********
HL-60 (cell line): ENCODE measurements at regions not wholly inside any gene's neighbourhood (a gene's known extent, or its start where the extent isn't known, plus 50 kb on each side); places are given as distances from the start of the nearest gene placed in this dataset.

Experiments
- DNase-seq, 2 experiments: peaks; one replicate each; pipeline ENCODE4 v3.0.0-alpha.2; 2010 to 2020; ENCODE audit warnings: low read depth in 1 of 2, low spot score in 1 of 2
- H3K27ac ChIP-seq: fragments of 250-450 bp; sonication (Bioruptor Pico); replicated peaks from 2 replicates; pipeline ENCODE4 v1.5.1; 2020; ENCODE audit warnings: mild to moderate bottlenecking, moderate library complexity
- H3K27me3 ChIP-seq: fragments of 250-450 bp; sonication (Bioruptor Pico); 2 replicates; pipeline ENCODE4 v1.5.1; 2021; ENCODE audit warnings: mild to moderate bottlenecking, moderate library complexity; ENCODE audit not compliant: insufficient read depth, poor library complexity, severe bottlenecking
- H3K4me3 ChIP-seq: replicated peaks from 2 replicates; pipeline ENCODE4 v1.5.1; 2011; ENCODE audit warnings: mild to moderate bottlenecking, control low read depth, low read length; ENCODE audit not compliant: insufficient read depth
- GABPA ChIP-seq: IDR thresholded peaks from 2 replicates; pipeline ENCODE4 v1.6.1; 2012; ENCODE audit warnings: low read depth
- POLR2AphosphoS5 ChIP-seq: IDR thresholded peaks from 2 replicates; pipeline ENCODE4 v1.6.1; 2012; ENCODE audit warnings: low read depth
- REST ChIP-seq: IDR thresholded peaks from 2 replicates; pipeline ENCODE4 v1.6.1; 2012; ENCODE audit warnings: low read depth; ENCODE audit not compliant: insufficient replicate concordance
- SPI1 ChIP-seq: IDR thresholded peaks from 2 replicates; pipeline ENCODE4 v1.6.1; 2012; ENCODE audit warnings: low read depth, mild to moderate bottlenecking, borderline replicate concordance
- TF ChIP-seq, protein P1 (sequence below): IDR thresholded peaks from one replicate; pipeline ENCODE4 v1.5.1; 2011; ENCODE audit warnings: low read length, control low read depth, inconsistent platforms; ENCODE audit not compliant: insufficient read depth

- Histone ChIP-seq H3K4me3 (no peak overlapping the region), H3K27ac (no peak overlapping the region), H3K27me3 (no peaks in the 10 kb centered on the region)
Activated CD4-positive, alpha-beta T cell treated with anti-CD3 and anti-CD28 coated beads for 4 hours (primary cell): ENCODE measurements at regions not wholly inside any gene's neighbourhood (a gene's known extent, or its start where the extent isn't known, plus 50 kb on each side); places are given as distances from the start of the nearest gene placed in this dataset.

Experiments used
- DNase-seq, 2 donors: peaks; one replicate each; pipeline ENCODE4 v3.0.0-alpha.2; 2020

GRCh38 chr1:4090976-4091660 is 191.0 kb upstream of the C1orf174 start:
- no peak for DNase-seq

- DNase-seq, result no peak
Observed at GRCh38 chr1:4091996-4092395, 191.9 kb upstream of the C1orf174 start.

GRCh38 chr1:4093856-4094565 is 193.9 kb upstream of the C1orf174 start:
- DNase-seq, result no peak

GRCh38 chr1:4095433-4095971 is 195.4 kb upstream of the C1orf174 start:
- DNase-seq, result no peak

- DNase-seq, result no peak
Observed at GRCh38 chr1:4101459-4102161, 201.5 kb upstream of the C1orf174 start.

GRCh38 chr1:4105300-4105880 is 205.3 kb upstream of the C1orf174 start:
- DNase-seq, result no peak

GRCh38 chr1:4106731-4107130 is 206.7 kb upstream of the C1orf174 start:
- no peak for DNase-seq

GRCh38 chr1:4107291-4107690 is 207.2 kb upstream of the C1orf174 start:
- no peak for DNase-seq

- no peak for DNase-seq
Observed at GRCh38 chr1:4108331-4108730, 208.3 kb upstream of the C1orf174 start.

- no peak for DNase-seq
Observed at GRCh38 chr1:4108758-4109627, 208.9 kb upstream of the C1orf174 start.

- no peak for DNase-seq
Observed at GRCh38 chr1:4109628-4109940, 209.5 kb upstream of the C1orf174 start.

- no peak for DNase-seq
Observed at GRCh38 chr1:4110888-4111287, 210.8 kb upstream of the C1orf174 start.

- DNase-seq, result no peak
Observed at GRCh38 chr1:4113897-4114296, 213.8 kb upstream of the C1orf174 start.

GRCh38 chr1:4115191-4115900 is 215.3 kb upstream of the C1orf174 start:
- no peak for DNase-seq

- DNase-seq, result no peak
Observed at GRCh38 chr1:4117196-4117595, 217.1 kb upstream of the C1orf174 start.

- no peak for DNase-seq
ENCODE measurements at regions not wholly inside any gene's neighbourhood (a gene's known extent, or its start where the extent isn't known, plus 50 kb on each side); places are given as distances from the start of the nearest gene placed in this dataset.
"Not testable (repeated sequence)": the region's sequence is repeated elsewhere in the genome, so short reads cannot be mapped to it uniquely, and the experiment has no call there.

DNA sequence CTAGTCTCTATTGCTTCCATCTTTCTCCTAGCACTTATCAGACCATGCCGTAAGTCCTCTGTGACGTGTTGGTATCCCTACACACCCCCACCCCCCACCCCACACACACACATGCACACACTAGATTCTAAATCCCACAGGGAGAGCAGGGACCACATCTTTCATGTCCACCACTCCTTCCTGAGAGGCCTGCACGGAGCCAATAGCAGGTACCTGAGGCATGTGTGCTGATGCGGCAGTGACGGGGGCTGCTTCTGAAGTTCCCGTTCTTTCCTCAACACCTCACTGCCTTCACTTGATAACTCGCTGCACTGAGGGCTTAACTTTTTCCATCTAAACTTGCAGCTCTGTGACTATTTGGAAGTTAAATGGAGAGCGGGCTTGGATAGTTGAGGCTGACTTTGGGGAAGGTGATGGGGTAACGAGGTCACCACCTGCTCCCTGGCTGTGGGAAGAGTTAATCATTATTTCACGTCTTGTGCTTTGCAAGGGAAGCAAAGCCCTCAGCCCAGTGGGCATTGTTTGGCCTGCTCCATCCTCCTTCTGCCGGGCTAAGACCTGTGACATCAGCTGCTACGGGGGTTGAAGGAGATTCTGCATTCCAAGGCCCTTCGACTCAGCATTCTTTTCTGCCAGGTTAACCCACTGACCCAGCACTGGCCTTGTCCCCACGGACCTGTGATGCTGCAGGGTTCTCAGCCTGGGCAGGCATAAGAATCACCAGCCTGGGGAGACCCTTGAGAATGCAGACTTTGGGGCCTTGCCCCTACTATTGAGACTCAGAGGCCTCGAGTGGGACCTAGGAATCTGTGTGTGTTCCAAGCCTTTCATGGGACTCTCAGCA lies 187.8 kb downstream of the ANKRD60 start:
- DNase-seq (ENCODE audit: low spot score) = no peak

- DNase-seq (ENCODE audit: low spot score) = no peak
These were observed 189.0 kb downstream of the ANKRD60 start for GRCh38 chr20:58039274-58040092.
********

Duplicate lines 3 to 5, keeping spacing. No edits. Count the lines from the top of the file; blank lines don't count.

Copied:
- DNase-seq, 2 experiments: peaks; one replicate each; pipeline ENCODE4 v3.0.0-alpha.2; 2010 to 2020; ENCODE audit warnings: low read depth in 1 of 2, low spot score in 1 of 2
- H3K27ac ChIP-seq: fragments of 250-450 bp; sonication (Bioruptor Pico); replicated peaks from 2 replicates; pipeline ENCODE4 v1.5.1; 2020; ENCODE audit warnings: mild to moderate bottlenecking, moderate library complexity
- H3K27me3 ChIP-seq: fragments of 250-450 bp; sonication (Bioruptor Pico); 2 replicates; pipeline ENCODE4 v1.5.1; 2021; ENCODE audit warnings: mild to moderate bottlenecking, moderate library complexity; ENCODE audit not compliant: insufficient read depth, poor library complexity, severe bottlenecking